Eudora Welty

welty

During Women’s History month, I continue to extend my regards to women who have had a positive influence on my life.  This post is all about the Southern writer, Eudora Welty, whom I had the pleasure of seeing at a literary conference years ago.

I encountered most of her works in literary anthologies which reach a different audience from the mass market readers.  Most college students study these texts and they have the opportunity to analyze, dissect and critique chosen writers’ works.

During my freshman year in college, I read Welty’s A Visit to Charity.  A young girl scout has to visit a senior citizen home for points and she is amazed at how old the woman is.  She notices the woman’s wrinkled, spotted skin and learns a lot about the aging process.

As she leaves the home, she takes a bite out of an apple which symbolizes a loss of innocence.  Welty is known for her use of symbols and I never forgot how my instructor made us see the meanings of these tangible items in the short story.

Eudora Welty is known for writing short stories with a use of symbolism.   Many of her stories center around good race relationships in many everyday situations.  In A Worn Path, an older African-American woman called Old Phoenix is seen walking along a trail.  It is not clear where she is going but in spite of her age, she is determined to get to her destination.  She encounters a white man who first helps her after she has fallen and then tries to scare her.  She assures him that she is too old to be scared of anything and they part company amicably.

We find that she is traveling to get medicine for her sick grandson and after she is given two nickels, she goes to buy him a toy windmill for Christmas while in Natchez.  I had forgotten this story until I re-read it and was surprised that the character’s name was Phoenix.  That is the name of the main character in my two novellas.  We never know what is etched in our memory banks!

And then there is the story called Livvie.  It takes place in rural Mississippi, and it opens with young Livvie in the house with her dying husband, Solomon.  He is a very old man who is slipping in and out of consciousness as he holds on to his watch.  The watch symbolizes that time is running out for him.

He has locked Livvie away from the world because he did not want anyone looking at her.  He married her when she was very young but he is now old.  He is considered to be prosperous and owns a lot of land.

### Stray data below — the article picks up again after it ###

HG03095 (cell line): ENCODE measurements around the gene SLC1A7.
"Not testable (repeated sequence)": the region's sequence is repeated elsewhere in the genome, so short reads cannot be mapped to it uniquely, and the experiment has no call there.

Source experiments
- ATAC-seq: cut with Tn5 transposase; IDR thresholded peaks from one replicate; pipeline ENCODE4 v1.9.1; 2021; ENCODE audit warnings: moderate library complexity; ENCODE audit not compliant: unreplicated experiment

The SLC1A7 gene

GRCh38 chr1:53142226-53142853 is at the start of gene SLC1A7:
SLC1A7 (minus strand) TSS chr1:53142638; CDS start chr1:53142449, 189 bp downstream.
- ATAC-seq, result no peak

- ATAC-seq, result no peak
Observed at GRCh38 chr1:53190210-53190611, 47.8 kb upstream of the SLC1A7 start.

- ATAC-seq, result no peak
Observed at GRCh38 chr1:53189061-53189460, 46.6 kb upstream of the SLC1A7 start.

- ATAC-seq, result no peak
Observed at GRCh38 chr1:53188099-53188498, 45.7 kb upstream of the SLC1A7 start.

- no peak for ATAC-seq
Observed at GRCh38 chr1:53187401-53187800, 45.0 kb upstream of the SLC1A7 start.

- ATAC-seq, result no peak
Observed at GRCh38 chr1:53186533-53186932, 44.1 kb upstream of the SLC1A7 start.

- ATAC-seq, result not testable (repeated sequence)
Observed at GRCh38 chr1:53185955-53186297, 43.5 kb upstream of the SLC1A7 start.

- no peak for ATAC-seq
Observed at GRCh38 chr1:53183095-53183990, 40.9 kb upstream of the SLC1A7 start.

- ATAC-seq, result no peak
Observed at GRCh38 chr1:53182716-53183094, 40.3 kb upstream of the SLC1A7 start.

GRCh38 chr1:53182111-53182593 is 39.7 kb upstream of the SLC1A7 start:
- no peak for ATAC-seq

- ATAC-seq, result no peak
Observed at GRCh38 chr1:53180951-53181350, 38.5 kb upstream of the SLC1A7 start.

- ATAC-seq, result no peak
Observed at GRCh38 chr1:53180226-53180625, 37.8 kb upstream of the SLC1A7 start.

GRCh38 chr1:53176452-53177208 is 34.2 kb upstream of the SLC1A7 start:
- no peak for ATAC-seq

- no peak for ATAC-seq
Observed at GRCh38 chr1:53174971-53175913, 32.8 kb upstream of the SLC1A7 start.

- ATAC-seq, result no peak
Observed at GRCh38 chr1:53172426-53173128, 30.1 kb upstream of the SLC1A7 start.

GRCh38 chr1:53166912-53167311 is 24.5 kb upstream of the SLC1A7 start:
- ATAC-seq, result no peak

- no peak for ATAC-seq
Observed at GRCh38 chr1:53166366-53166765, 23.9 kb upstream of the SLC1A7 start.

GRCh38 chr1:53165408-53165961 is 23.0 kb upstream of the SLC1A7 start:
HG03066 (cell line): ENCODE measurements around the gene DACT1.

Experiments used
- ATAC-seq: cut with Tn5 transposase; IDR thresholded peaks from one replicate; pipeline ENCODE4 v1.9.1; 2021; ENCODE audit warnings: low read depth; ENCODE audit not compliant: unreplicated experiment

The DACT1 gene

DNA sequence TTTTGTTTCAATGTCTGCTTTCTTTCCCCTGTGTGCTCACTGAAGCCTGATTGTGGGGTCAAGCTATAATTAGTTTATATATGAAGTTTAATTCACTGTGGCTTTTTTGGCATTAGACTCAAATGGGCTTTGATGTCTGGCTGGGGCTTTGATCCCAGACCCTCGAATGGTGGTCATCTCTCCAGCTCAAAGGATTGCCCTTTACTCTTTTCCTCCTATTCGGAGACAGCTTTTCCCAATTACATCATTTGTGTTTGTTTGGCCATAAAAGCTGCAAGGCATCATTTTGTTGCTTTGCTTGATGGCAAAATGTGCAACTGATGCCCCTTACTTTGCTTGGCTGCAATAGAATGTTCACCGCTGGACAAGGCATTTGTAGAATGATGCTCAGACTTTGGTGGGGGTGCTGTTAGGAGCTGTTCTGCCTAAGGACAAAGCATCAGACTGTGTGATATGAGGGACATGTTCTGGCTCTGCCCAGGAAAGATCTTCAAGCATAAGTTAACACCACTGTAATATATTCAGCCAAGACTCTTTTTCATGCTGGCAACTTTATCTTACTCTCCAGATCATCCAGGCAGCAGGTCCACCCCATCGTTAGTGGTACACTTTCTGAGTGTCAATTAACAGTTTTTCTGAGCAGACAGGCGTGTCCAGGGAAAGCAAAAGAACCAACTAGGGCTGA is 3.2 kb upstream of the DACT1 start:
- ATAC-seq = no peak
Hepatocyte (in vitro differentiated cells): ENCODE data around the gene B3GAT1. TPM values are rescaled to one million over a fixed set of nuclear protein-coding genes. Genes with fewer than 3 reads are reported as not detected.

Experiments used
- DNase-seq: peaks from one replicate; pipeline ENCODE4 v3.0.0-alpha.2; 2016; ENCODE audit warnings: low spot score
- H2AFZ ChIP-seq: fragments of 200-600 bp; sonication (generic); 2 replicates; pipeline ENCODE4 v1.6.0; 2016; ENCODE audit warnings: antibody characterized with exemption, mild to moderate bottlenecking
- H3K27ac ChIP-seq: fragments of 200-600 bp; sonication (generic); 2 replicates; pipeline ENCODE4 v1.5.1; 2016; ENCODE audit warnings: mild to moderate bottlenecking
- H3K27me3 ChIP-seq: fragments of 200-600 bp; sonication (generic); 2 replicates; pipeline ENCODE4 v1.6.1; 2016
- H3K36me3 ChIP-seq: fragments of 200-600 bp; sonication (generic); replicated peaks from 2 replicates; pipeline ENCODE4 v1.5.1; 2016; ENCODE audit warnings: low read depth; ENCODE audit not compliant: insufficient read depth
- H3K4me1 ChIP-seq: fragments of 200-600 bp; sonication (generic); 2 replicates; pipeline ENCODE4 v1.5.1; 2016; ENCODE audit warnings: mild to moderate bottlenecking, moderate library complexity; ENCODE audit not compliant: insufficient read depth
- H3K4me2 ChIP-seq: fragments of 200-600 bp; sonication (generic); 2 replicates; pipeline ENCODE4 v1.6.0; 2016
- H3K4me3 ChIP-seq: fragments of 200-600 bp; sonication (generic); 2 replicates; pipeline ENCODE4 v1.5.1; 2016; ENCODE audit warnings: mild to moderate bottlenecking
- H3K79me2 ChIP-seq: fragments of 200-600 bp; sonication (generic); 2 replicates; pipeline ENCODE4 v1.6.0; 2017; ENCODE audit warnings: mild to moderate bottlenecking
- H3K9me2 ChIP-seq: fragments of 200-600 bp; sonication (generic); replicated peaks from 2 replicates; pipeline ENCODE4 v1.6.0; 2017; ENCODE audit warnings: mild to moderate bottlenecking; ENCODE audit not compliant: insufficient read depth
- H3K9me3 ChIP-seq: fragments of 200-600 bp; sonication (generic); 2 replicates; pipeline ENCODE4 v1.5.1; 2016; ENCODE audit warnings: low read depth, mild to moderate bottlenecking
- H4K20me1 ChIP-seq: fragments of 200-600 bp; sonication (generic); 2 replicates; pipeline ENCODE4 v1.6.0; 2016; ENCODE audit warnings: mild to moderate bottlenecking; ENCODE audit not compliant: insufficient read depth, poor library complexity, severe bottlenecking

Livvie dutifully stands by his bedside and is at a loss, until the doorbell rings. Baby Marie, a white  saleswoman is selling cosmetics.  When she realizes that Livvie has no access to money, she gives her tube of lipstick. Livvie puts on the lipstick and feels young and vibrant.  Baby Marie asks to see her dying husband and cannot believe how old he is.

This gives Livvie a sense of freedom and she walks out of the house feeling that she is beautiful. She sees young Cash, a local field hand, who is donned in new clothes.  Together, they go and look in on Solomon.  Before he dies, he asks Livvie for forgiveness for his selfishness. He realizes that he has stifled her ability to be free and really live.  He gives them his blessing and Livvie and Cash walk out into the fresh air releasing the past and looking forward to the bright future.

I never forgot this story and I named one of my used cars Livvie, hoping to extend its life.  I think it worked!  Good writers leave impressions on us and we never know when we will pull up those things and use them again.  A sincere thank you to Ms. Eudora Welty!

Lynn                                                                                                          March 6,  2015

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4 thoughts on “Eudora Welty

  1. It was very educational to read about the work of this Author. We are really enjoying your Women’s History blogs. Keep them coming! 🙂

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